Protestants have taken to the Exercises in South Africa dramatically, perhaps more so than South African Catholics, many of whom still operate out of a traditional devotional spirituality. The director of spiritual formation for one denomination is a fully trained Ignatian director connected to jisa’s extended network of associates. She takes each graduating class of her seminarians through an eight-day retreat before they are ordained.

Spiritual direction and the Exercises have also transformed Jesuit encounters with Protestants. Through knowing the Society through the Exercises, as opposed to the internet-based network of grand conspiracy theories, Protestants have drawn on Jesuits to advise them on ad hoc bases on a number of occasions. And numerous Jesuits direct a swathe of Protestant clergy and laity—including numerous Anglicans and Methodists, a few Baptists, a number of Dutch Reformed clergy and laity, and even a few Pentecostals.

It goes both ways, however. A retired Anglican bishop (who comes from the church’s evangelical wing) is a spiritual director to a Jesuit.

The ministry of Ignatian spiritual direction, pioneered by the mainly laywomen—accompanied and supported by the Society in South Africa—of the cis, now part of jisa, has transformed Jesuit relations with Protestants in South Africa. From the isolation of the Catholic laager of the nineteenth century,65 through mainly individual efforts at dialogue in the twentieth, Jesuits—particularly those at jisa—are engaged in practical ecumenism. Ironically, none of this was ever planned. No regional superior with his consultors ever developed a policy, ever wrote a plan for ecumenism.

Conclusion: Developing a General Theory of Ecumenical Encounters in South Africa

The central thesis I would propose is this: Spirituality is ecumenical. Justice is ecumenical. The truth of these maxims is borne out by the developments we have seen in the Society of Jesus in South Africa since the 1870s. Where dogma intrudes, there is often deadlock—though, in the case of Jesuits, since they have never had a strong tradition of theological scholarship in South Africa, this had not been an obstacle.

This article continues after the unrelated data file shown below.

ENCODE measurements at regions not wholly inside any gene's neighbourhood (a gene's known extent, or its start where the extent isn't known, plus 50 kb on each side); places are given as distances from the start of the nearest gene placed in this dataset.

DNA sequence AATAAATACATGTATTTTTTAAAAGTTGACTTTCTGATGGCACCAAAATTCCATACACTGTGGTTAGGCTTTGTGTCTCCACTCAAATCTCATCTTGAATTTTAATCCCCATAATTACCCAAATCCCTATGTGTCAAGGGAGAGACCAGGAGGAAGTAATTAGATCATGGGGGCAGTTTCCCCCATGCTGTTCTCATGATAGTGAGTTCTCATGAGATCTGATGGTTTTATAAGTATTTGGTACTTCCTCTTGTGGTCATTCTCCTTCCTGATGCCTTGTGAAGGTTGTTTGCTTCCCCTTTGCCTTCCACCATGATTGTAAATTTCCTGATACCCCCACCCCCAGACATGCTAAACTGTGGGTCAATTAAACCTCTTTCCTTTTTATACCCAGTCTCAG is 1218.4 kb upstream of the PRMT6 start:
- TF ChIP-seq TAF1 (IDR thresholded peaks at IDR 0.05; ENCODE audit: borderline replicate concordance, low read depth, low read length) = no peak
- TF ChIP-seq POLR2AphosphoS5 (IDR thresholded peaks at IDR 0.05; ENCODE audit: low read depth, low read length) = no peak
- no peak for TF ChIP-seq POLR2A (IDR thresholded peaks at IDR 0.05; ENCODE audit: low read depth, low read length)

A subsidiary thesis I would add is: History—sacred and secular, if one still wants to distinguish them—has intruded on what Jesuits could do. Centuries of anti-Catholic public discourse in the country, from active proscription to cool indifference, has made ecumenical dialogue for the church and the Jesuits difficult. Similarly, Catholic hostility to Protestants—an obsession with the Reformation, particularly among British Jesuits who largely seeded the Society in modern South Africa—has also contributed. The ambivalent messages about ecumenism and its limits coming from the Second Vatican Council and its subsequent cautious interpretation coming from Rome and applied by the sacbc made ecumenism outside of non-sacramental and non-dogmatic matters difficult. The overall move of the church in South Africa has been from open hostility through polite indifference to polite conversation and limited cooperation on justice matters.66 In matters of spirituality, the sacbc has also remained muted; only Ignatian spirituality promoted by individual Jesuits and by jisa has had a real impact.